In addition, society and external control bodies are observed throughout the process. Society appears, especially, in the context of the processes of participation and social control, such as public hearings and consultations. In turn, external control bodies are verified when is necessary to realize their functions – in the federal sphere, for example, the IN 81 (2018)8 outlines the norms about processes related to privatizations and public–private partnerships in the context of the Federal Court of Accounts (TCU – Brazil).

Regarding exogenous factors, physical and biological conditions, as well as community attributes, are particular to each Municipality and should be observed in the specific case. For example, the forecasts of expanding infrastructure investment (physical conditions), the form of treatment of crude water (biological conditions) and the accountability measures necessary to improve the relations between actors and governance structures (community attributes).

Due to the rules, in addition to the municipal and state government rules that will apply depending on the arrangement, we observe the following rules: (i) The Federal Constitution; (ii) Federal Law n. 8,666 (1993)9; (iii) Federal Law n. 11,445 (2007)10; (iv) Federal Decree n. 7.217 (2010)11; (v) Federal Law n. 13,089 (2015)12 and (vi) Federal Law n. 13,460 (2017)13.

Furthermore, in the case of private sector participation (scenarios B, D and E), it should be observed: (i) Federal Law no. 8,987 (1995)14; (ii) Federal Law no. 9,074 (1995)15 and (iii) Law no. 11,079 (2004)16.

Regarding the evaluation criteria, according to Law no. 11,445 (2007), the regulatory agency will issue rules on technical, economic and social dimensions of the provision of the WSS, in compliance with the guidelines determined by the ANA. Those rules will cover at least the following aspects: (i) standards and indicators of quality of service provision; (ii) operational and system maintenance requirements; (iii) the progressive goals of expansion and quality of services and their deadlines; (iv) regime, structure and tariff levels, as well as the procedures and deadlines for their fixation, adjustment and revision; (v) measurement, billing and collection of services; (vi) cost monitoring; (vii) assessment of the efficiency and effectiveness of the services provided; (viii) plan of accounts and mechanisms for information, auditing and certification; (ix) tariff and non-tariff subsidies; (x) standards of service to the public and mechanisms of participation and information; (xi) safety, contingency and emergency measures, including rationing; (xii) procedures for supervision and application of sanctions from the contractual instruments and legislation and (xiii) guidelines for the progressive reduction and control of water losses.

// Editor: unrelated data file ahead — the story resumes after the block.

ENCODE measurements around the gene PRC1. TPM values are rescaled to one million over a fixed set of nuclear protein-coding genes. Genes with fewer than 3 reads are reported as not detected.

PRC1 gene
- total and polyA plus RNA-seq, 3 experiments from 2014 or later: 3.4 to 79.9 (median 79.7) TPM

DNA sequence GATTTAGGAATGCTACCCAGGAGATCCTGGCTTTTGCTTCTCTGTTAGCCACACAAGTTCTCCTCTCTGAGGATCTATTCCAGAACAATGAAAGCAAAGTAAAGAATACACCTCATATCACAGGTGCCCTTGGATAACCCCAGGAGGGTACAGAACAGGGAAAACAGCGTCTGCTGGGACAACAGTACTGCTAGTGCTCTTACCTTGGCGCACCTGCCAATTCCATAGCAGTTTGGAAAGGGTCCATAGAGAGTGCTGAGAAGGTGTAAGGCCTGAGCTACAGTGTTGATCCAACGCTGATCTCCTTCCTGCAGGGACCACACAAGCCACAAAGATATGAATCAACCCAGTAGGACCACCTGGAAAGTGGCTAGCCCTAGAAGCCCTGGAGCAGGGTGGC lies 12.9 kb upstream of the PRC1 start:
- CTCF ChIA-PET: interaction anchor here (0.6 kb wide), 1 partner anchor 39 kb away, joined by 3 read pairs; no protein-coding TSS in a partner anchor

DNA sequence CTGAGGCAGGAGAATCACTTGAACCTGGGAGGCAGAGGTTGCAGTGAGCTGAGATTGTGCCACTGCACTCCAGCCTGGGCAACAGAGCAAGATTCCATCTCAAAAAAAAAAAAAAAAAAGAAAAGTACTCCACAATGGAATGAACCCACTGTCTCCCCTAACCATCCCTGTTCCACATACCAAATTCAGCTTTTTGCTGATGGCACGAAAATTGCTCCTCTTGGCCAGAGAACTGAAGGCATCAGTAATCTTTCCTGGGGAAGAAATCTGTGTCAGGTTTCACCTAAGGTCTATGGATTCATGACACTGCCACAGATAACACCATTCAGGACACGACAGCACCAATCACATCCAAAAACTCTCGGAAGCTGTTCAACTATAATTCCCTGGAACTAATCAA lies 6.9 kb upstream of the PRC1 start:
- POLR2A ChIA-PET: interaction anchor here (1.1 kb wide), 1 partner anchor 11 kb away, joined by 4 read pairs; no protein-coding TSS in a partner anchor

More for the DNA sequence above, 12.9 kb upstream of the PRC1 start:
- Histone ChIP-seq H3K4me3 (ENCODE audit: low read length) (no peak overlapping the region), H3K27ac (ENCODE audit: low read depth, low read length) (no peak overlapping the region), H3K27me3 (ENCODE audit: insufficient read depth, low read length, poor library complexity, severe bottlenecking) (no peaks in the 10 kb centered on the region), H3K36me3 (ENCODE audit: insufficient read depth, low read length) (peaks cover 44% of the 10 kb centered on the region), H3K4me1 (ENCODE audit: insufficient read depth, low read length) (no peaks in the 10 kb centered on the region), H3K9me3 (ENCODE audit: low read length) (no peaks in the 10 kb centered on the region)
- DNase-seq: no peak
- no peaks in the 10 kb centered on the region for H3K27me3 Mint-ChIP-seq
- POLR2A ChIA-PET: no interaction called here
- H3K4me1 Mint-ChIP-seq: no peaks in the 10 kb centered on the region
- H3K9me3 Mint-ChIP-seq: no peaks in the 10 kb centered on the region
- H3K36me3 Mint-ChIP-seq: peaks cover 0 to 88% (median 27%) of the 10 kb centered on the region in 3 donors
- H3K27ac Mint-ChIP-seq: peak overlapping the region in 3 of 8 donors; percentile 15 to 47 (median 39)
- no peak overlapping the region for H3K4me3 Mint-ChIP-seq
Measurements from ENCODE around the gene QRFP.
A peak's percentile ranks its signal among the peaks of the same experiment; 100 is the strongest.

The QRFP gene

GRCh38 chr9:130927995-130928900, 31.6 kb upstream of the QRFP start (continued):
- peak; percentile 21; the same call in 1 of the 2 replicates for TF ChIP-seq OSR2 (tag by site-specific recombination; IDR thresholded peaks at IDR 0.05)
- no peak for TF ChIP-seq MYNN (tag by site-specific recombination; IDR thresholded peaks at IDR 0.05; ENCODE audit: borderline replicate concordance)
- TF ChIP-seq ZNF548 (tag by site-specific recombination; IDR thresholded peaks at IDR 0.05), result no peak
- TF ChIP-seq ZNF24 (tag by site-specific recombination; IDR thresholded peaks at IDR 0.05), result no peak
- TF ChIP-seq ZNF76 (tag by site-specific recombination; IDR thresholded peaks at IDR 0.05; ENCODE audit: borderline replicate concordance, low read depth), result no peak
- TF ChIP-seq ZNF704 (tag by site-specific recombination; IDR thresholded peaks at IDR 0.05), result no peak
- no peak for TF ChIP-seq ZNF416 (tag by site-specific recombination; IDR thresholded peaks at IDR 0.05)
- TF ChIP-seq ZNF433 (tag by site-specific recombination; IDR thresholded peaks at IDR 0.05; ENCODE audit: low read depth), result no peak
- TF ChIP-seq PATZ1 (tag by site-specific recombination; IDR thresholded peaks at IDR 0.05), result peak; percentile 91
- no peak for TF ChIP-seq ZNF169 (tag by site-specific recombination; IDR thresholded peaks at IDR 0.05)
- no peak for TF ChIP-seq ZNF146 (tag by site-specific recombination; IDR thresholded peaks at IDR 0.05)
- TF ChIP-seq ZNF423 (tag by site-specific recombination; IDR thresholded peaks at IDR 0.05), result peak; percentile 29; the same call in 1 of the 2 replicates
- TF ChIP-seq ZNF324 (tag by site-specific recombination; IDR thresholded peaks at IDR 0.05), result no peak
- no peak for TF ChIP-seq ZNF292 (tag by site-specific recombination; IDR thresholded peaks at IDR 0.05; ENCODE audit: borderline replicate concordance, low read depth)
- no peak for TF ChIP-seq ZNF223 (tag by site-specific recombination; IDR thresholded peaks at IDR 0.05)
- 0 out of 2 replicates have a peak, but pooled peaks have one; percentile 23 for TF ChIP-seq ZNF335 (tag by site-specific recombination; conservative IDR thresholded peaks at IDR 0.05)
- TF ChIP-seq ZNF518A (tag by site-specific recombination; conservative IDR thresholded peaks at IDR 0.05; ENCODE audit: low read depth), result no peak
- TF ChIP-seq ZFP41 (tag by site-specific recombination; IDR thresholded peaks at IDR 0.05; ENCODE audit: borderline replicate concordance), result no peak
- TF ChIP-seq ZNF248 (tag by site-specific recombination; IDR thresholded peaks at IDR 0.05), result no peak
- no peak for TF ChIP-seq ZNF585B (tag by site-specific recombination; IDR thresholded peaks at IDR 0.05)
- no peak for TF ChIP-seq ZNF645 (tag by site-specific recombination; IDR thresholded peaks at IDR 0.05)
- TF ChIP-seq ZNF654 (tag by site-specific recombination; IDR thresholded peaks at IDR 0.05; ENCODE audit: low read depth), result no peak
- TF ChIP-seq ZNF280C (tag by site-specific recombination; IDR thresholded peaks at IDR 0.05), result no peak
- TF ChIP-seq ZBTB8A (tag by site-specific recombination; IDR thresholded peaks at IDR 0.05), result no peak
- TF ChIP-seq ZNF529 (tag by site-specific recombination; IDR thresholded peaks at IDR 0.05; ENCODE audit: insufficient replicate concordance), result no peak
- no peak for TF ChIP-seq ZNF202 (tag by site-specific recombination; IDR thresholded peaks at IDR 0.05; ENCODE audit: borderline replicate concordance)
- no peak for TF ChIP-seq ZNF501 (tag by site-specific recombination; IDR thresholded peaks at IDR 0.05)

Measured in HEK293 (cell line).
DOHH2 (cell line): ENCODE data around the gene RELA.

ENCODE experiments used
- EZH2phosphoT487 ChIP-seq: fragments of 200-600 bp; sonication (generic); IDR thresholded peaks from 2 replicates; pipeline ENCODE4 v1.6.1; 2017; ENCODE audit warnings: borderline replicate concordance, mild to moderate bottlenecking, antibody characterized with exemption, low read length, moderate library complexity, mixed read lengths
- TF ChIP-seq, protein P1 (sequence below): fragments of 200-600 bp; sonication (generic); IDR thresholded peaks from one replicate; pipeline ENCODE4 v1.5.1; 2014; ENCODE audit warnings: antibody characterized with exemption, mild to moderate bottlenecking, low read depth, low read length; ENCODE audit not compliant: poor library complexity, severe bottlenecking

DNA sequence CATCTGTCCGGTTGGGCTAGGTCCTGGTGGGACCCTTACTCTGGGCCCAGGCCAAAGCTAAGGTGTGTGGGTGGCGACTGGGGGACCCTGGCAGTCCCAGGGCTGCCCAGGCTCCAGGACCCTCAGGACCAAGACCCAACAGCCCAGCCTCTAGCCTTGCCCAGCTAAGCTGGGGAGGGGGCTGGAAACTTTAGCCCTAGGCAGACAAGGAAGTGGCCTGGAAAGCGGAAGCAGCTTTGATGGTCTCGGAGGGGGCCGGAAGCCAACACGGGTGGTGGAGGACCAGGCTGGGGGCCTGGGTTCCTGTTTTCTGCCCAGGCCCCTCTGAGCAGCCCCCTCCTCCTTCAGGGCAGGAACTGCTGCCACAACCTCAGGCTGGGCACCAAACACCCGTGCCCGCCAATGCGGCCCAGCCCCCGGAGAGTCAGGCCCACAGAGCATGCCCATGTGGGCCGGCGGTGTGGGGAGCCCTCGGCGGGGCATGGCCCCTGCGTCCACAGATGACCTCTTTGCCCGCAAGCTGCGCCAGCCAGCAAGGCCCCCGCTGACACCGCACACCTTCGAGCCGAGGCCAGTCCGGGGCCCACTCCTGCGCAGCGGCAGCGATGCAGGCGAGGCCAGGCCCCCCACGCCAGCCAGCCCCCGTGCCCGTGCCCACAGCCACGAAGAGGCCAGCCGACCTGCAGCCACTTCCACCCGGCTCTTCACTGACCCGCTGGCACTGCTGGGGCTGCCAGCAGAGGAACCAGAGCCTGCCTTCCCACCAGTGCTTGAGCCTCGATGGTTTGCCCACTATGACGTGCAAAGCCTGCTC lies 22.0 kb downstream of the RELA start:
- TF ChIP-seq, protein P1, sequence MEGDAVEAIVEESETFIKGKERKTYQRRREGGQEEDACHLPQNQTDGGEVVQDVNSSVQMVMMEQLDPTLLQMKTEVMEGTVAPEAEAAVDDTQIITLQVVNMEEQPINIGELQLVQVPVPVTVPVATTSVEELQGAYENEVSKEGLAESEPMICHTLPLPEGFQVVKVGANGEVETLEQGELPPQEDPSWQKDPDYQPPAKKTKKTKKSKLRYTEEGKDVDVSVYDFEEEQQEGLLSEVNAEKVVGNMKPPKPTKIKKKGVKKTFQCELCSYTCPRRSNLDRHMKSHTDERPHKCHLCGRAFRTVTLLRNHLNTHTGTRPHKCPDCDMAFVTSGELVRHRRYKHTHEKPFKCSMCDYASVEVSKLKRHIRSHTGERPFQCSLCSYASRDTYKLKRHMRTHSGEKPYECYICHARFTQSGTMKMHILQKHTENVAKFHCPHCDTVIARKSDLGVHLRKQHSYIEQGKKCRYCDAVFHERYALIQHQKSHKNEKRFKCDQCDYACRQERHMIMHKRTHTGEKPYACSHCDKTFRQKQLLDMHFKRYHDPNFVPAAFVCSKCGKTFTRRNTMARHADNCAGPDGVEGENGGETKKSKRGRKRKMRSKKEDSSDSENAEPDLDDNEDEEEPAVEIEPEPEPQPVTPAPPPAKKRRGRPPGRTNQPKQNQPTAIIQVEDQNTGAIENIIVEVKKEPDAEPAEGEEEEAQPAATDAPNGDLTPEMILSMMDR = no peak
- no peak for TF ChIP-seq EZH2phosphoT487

In general, and from a broader perspective, considering the evaluation criteria mentioned above, it is intended to universalize access and to effectively provide the service. Each actor will seek specific results, such as the generation of profit in the case of concessionaires and of state-owned companies. The challenge, in long-term agreements with several actors involved and, often, with conflicting interests in practice, as observed in the projects that this article deals with, is to find the socially optimal and collaborative environment necessary to achieve the most general results brought by the norm and expected by society.

To accelerate universalization and make it efficient and responsible, the new Brazilian sanitation framework adopts as one of its main premises the end of program agreements, represented in scenarios C and D. There is a huge transformation in what we currently know by associated management and a scenario of the robustness of other tools to allow collaboration between the public parties, as we can see in the scenario E. The new legal framework inaugurates some incentives to induce governance that allows structuring the provision of network services by delegation to private parties.

However, coordination and integration are still important management challenges. With the program agreements, the state-owned company could provide the services by doing a cross-subsidy between the tariff from the surplus municipalities and the deficit ones. So, there is a tradeoff related to supporting the policy of program agreements (which are implemented without bidding) and the policy of stimulating competition to make the WSS more effective. The new legal framework consolidates this second position (Cohen et al., 2020).

Through competitive procedures and based on the certainty that competition is a good response to the various challenges in the sanitation sector, the new rules remove the leading role of the state and review the concept of associated management, moving the sector from scenarios C and D to E, without prejudice to what is observed in scenarios A and B, mainly within surplus municipalities. Nevertheless, there is a recognition of the need to maintain some cross-subsidy. This is the reason that the new framework highlights the regionalization institutes of services.

To evaluate the scenarios and how IAD may contribute to improve the WSS regulatory agenda, a Delphi (argument design) was realized. In the test phase of the questionnaire, three panelists were invited to participate to evaluate and improve the form and content of the draft version. The feedback was 100% and a little change was made in terms of form. The Delphi technique (argument design) took 15 days as previously defined by the authors.